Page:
Puddling Process of Wrought Iron

Wrought iron is virtually pure iron, containing a large number of minute threads of slag lying parallel to each other, thereby giving the metal a fibrous appearance when broken. It contains negligible carbon percentage and therefore, does not harden when quenched in water. Wrought iron is produced by puddling process in reverberatory furnace.

Puddling Process             

Wrought iron is produced in reverberatory furnace by puddling process which is similar to open hearth furnace with combustion taking place at one end only. The furnace is lined with iron oxide. (in the form of mill scale or ore).  Pig iron is   charged   into the furnace. The carbon present in pig iron is melted and eliminated by the iron oxide lining. When practically all of the carbon and other impurities have been eliminated, the metal has a higher melting point and begins to form into a pasty mass. This pasty mass of metal and slag is well stirred (puddling) and formed into a bar, which is then removed from the furnace. The bulk of the slag is then squeezed from this mass by means of a mechanical squeezer and the iron is then rolled into bars. Now the material is a mixture of high purity iron and some slag (about 0.7%).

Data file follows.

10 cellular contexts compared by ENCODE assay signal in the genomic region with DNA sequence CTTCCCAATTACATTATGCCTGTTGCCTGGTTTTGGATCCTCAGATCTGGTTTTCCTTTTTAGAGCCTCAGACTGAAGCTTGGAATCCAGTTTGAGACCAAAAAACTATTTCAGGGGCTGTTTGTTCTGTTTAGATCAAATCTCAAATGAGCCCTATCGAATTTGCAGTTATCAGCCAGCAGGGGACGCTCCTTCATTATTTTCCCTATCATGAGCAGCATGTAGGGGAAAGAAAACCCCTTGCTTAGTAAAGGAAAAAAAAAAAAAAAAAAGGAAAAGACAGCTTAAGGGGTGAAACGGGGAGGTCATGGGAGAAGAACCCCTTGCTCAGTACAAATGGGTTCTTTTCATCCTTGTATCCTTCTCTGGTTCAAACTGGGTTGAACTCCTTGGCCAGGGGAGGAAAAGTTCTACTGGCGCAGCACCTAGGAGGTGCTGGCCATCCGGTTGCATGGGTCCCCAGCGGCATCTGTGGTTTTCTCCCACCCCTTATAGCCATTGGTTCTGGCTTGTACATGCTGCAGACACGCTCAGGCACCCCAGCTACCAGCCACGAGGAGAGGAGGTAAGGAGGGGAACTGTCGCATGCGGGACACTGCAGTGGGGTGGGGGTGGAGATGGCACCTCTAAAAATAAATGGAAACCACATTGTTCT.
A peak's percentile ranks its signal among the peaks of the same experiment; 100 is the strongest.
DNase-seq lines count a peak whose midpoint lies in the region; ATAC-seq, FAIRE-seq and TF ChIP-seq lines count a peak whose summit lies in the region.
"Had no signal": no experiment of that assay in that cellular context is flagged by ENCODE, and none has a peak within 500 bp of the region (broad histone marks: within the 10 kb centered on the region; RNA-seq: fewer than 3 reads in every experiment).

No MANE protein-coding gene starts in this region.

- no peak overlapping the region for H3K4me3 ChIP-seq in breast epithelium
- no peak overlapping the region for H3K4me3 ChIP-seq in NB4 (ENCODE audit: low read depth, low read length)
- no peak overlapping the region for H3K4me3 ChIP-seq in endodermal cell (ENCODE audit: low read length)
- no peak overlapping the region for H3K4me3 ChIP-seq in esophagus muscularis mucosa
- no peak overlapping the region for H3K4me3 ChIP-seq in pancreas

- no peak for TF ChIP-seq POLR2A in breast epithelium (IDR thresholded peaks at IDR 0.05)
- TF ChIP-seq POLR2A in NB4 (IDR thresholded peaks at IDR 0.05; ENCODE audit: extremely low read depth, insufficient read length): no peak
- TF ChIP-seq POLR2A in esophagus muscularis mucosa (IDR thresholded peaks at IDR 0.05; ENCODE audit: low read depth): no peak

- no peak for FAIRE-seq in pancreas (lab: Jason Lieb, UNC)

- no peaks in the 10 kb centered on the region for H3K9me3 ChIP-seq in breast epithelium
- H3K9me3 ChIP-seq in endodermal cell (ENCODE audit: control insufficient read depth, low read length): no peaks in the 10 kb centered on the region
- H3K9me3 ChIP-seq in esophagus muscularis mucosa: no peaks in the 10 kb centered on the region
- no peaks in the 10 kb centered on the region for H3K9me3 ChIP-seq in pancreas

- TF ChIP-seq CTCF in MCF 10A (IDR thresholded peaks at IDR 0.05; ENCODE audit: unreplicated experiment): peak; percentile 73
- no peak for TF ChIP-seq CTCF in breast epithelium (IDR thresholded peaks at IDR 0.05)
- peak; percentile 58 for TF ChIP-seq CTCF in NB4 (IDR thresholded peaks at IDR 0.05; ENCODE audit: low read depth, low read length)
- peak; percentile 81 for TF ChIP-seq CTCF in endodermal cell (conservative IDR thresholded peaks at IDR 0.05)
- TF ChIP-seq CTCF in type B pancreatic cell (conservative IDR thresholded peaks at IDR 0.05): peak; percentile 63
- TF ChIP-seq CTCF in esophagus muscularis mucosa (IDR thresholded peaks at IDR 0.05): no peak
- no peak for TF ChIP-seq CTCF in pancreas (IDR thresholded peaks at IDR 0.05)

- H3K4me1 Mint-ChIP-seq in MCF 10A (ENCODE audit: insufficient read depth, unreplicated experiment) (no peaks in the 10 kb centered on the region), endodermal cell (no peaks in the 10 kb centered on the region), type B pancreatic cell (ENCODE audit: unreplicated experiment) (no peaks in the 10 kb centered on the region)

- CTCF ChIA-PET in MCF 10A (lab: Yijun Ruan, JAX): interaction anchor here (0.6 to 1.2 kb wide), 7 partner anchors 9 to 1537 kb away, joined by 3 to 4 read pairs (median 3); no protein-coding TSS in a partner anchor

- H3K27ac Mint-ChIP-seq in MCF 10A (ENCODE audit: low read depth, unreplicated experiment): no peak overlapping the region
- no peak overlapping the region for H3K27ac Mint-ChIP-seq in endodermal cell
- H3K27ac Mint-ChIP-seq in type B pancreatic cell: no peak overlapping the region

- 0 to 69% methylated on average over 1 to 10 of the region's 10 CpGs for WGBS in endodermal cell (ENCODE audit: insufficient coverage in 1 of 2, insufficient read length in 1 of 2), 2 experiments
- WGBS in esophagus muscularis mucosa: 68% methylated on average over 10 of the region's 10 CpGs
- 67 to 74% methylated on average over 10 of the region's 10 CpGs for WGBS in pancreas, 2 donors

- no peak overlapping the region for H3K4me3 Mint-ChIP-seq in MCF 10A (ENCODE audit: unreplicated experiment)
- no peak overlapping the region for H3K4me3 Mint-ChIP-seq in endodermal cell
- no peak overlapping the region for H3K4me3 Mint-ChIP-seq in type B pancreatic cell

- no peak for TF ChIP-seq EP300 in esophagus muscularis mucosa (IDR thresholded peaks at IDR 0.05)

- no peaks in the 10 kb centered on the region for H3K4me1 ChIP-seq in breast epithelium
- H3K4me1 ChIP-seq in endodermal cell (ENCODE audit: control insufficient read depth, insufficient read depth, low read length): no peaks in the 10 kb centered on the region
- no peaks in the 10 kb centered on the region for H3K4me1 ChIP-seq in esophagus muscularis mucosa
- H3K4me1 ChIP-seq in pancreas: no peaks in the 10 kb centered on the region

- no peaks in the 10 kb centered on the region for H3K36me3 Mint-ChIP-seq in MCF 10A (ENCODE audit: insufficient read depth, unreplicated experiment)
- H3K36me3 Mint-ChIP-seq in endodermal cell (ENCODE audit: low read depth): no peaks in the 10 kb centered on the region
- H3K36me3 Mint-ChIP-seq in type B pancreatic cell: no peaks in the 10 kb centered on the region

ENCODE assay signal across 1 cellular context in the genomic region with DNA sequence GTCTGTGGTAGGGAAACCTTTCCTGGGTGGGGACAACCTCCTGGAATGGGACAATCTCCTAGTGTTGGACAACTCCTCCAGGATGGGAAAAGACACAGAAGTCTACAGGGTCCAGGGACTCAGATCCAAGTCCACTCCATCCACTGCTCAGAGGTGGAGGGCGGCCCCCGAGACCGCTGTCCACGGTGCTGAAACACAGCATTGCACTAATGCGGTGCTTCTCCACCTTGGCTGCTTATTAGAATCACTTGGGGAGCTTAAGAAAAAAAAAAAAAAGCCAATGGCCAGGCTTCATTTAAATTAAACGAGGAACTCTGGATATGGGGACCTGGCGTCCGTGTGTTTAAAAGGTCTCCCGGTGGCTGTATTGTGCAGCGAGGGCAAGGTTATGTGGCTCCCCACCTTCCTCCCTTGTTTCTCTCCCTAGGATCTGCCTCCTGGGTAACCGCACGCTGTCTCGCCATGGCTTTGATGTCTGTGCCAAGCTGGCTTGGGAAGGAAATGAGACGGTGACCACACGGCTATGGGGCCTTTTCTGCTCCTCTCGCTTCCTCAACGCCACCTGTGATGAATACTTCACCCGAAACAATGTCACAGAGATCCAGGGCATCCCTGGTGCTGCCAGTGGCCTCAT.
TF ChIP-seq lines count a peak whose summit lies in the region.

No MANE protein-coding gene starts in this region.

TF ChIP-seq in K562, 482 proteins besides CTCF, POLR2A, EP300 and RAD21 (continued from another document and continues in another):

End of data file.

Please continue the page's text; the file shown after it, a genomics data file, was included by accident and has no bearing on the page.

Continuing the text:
Composition of Different Types of Iron

Type of Iron Carbon% Sulphur% Silicon% Manganese% Phosphorus% Iron%
Pig Iron 1-4.5 <1 1-2 0.1-1.5 0.5-2 95-96
Grey Cast iron 2.5-3.8 0.1 1.1-2.8 0.4-1 0.15 95-96
White Cast Iron 4.5 0.1 0.5-1.5 0.2-0.8 0.18 94
Mottled Cast Iron. 3.50 0.75 0.75 0.75 0.75 93.5
Nodular cast iron 3.2-4.1 <0.03 1-2.78 0.3-0.8 <0.10 94.5
Malleable cast iron 2.2-2.8 0.03- 0.1 0.7- 1.1 0.3 – 0.4 0.10 97.5
Wrought Iron 0.02-0.03 0.08-0.02 0.02-0.01 0.02 0.05-0.25 98.5-99.5
Also Read  Production Process and Properties of Cast Iron

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